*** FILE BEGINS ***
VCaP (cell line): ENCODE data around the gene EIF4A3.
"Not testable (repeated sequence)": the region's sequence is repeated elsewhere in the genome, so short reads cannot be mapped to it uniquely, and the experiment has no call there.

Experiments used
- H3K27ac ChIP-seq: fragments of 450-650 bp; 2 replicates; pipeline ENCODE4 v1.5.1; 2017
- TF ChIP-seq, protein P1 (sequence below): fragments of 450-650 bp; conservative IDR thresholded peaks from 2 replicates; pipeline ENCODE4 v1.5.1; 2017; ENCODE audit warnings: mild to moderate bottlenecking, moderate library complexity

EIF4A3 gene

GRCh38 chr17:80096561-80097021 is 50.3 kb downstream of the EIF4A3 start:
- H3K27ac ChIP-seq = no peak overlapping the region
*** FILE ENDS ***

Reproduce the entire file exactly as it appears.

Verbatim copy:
VCaP (cell line): ENCODE data around the gene EIF4A3.
"Not testable (repeated sequence)": the region's sequence is repeated elsewhere in the genome, so short reads cannot be mapped to it uniquely, and the experiment has no call there.

Experiments used
- H3K27ac ChIP-seq: fragments of 450-650 bp; 2 replicates; pipeline ENCODE4 v1.5.1; 2017
- TF ChIP-seq, protein P1 (sequence below): fragments of 450-650 bp; conservative IDR thresholded peaks from 2 replicates; pipeline ENCODE4 v1.5.1; 2017; ENCODE audit warnings: mild to moderate bottlenecking, moderate library complexity

EIF4A3 gene

GRCh38 chr17:80096561-80097021 is 50.3 kb downstream of the EIF4A3 start:
- H3K27ac ChIP-seq = no peak overlapping the region